A day after President Barack Obama tapped him to lead the regional planning for rebuilding after Sandy, the Housing and Urban Development Secretary, Shaun Donovan, laid out his approach to the federal government's long-term effort during a visit to a disaster relief center in New Jersey on Friday.
WNYC reporter Anna Sale discusses the kind of aid the region is requesting -- and the precedence for post-emergency rebuilding aid from the federal government.
President Barack Obama spent part of the day touring the New York City area to view damage left by Sandy and learn about local recovery efforts.
Anne Sale, reporter from It's a Free Country, has closely followed the Senate races this election season. In regards to female elected officials and women's issues, she says, "I think you really saw this in New Hampshire, where two women won house seats and a woman candidate won the governor's race."
It wasn't just a major win for Democrats, it was also a historic night for women as female candidates won many of these races bringing the United States Senate to its highest level of female Senators ever. Jay Newton-Small is the congressional correspondent for Time Magazine. Also joining the program is Anna Sale, reporter from It's a Free Country.
Join Brian Lehrer's (Mostly) Swing State Radio Network on this Election Night. Listeners call in to 646-829-3980 as polls close around the country.
Larry Norden, deputy director of the Democracy Program at the Brennan Center, talks about the legal parameters for voter access, and Anna Sale, It's A Free Country political reporter, talks about the logistics of voting in storm-damaged areas.
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This week’s storm knocked out power for 95 percent of Newark residents. It’s coming back now, neighborhood by neighborhood. But as the week wears on, residents are realizing electricity is just part of the challenges they now have to contend with.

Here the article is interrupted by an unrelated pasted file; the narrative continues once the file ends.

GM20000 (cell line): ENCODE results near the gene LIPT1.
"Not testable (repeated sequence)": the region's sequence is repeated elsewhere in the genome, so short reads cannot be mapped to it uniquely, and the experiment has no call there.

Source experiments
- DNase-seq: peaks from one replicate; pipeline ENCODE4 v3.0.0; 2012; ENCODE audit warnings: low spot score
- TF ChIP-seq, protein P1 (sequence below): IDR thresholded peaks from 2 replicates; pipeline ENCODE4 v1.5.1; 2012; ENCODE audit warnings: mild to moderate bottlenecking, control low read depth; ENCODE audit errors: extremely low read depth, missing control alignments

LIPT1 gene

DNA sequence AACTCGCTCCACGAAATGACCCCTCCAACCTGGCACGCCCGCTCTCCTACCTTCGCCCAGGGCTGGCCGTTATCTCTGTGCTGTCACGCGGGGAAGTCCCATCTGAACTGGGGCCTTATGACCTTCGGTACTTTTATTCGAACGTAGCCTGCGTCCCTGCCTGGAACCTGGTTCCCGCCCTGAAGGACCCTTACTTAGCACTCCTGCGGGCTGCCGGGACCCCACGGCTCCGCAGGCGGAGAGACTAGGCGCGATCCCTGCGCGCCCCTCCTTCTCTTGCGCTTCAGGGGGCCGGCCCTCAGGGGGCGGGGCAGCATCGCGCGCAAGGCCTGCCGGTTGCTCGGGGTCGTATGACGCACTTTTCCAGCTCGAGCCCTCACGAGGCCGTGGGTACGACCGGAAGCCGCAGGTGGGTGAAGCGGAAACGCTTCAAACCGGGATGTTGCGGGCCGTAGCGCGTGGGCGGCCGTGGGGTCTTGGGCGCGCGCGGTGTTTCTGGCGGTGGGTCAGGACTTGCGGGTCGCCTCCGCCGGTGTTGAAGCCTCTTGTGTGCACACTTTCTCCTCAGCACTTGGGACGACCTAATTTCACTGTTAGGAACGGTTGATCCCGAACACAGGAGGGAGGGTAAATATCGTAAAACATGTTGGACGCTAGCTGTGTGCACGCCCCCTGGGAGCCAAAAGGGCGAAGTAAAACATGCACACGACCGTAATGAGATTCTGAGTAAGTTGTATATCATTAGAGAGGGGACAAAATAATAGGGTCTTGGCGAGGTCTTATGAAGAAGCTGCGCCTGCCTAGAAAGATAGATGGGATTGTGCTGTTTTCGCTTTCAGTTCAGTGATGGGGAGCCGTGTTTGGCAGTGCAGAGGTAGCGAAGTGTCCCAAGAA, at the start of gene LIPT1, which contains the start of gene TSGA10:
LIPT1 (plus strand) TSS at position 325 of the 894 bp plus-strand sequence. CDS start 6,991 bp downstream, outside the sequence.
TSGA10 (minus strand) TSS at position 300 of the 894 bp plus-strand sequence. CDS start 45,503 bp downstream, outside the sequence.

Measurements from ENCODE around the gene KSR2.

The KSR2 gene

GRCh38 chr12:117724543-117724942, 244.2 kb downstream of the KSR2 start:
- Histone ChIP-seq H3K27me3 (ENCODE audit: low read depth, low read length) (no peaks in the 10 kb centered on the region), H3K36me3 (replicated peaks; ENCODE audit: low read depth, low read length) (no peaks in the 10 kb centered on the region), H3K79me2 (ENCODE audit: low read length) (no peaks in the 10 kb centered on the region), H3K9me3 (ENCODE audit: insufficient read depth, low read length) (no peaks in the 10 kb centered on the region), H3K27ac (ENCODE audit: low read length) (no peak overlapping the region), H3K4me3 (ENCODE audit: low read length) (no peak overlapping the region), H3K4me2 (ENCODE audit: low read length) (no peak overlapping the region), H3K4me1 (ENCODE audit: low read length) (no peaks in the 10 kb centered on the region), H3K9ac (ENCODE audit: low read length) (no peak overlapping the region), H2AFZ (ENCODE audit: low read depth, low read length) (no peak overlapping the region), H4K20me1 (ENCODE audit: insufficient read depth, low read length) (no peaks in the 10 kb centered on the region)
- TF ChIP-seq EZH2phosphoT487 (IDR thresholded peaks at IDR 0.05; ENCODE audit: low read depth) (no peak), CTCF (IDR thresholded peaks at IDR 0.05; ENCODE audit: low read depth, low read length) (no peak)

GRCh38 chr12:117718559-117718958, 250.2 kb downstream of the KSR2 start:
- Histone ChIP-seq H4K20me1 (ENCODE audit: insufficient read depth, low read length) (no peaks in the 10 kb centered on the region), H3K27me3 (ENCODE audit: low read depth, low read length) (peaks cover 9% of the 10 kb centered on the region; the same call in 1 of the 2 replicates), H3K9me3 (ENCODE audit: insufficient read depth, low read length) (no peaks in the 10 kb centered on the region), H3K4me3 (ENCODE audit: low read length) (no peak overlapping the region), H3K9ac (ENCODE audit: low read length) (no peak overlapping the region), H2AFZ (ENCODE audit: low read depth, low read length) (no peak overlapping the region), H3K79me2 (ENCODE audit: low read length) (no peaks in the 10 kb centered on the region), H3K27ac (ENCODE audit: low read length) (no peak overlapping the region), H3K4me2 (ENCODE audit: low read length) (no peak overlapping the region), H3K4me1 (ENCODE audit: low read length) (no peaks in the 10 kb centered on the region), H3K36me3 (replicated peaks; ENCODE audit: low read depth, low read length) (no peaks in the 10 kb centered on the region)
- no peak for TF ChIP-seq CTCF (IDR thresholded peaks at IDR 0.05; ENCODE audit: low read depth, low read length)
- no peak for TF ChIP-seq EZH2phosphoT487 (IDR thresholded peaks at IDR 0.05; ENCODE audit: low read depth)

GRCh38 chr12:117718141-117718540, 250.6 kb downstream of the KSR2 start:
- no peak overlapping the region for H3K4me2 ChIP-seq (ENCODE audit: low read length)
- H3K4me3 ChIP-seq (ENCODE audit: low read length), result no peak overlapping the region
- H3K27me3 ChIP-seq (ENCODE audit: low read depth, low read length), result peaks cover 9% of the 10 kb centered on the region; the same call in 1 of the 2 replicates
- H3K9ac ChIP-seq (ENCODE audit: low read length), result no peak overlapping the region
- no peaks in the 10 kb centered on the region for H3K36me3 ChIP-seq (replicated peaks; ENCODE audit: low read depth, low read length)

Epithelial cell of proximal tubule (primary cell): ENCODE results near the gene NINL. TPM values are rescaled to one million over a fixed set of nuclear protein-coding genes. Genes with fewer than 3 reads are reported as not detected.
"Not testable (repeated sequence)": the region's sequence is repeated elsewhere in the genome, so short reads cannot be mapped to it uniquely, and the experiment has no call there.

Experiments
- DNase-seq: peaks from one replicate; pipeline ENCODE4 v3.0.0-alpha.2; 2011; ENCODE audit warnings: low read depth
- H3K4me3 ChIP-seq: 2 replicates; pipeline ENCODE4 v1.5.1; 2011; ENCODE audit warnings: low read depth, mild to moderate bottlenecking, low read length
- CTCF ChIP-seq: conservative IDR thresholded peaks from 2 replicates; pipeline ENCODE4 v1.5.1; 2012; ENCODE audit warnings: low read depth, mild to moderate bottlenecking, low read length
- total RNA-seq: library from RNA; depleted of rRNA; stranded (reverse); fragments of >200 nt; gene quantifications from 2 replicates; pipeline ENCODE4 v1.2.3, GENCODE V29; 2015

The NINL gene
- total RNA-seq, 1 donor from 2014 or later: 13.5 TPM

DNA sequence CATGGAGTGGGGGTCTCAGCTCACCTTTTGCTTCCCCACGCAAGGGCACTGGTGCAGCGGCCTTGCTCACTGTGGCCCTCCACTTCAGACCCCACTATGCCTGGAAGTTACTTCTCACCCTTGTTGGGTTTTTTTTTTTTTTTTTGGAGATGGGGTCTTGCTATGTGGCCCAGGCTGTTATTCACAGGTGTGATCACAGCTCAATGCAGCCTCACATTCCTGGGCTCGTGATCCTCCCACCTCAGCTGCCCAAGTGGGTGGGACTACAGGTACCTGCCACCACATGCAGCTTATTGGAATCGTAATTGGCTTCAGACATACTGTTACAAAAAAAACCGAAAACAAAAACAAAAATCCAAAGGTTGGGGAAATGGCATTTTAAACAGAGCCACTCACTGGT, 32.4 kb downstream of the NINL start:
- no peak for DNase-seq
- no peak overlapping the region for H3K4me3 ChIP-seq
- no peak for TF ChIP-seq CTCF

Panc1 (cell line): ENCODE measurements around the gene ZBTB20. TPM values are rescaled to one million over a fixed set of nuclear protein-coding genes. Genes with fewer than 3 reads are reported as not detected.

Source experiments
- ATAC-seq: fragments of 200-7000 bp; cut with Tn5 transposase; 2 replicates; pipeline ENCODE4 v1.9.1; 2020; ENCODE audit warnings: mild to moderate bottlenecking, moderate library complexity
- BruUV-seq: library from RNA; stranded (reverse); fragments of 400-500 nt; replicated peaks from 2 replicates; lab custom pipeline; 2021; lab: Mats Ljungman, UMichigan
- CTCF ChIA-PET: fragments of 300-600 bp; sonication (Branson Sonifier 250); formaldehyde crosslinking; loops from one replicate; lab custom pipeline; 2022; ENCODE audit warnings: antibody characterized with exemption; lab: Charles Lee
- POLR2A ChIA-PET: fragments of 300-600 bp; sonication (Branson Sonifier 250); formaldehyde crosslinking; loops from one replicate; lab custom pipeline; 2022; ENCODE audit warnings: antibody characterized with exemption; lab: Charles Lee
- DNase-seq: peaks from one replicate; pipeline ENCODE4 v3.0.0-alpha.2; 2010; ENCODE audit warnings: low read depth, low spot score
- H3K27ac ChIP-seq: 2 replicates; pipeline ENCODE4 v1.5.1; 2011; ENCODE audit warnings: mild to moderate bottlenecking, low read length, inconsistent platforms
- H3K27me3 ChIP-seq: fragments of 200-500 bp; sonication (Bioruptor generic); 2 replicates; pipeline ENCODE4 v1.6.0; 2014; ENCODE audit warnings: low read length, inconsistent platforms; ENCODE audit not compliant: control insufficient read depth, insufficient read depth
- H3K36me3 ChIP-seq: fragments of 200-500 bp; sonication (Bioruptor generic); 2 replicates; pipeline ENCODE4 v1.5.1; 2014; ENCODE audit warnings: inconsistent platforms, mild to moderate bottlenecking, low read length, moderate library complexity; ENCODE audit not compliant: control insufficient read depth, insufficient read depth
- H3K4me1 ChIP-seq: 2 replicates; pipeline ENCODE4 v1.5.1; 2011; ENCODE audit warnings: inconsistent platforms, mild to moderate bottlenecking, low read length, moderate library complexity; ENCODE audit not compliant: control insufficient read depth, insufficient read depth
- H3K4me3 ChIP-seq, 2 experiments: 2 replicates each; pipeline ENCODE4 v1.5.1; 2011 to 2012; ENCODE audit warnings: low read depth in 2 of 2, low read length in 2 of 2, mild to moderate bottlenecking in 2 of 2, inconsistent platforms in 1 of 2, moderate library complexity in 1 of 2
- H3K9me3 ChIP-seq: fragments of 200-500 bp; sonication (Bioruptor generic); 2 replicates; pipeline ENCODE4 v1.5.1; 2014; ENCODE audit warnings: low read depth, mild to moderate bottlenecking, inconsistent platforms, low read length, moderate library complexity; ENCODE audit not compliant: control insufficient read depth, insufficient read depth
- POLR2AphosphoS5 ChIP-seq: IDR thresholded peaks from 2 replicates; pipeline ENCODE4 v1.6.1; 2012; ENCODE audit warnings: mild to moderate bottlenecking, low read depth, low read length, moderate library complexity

As the region has focused on recovery efforts post-Sandy, local election officials have been working to make sure polling locations have power, displaced voters have access to absentee ballots, and any changes to polling locations gets communicated to a distracted public.
The 2012 election is just six days away, and voters in swing states like Virginia and Ohio are still reeling from the aftermath of Hurricane Sandy. How might Hurricane Sandy impact affect early voting, and voter turnout on election day? Anna Sale, reporter for It's A Free Country, and Todd Zwillich, The Takeaway's Washington correspondent, explain.
It’s a close race in Connecticut to fill retiring Sen. Joe Lieberman’s Senate seat. Republican Linda McMahon, a former pro wrestling executive, is running against Democrat Chris Murphy, a three-term congressman. McMahon’s wrestling ties hurt her Senate campaign two years ago, but this year, Connecticut Democrats are more interested in linking her to Mitt Romney.
Most Long Islanders reported they’d selected their man—but their party registration had little to do with it.
New Hampshire could be politically pivotal again with its four electoral votes in a close election for president. The state’s famously engaged voters watched the first presidential debate – and it made a difference. Going into their first meeting, President Barack Obama had opened up a 15-point lead in polls over Republican Mitt Romney, but that advantage has narrowed down to six points in the last week.
Now that some of the smoke has cleared around last night's presidential debate, it is time to ask the questions that really matter, like what will this debate mean come November? It's a Free Country reporter Anna Sale was in Denver last night during the debates. Political reporter Jason Smith joins The Takeaway from Romney's home state of Michigan to give us a full recap of the debate.
Leading up to today’s first presidential debate, Colorado voters are getting barraged with campaign advertising. Most of it focuses on numbers – the size of the debt, unemployment figures, and 47 percent. But voters about talking about something else entirely: Abortion.
This November, New York Sen. Kirsten Gillibrand is running for her first full six-year term in the Senate. It's been nearly four years since she was tapped to fill Hillary Clinton's seat. She’s still building name recognition in New York, but her ambitions extend way beyond the state’s borders.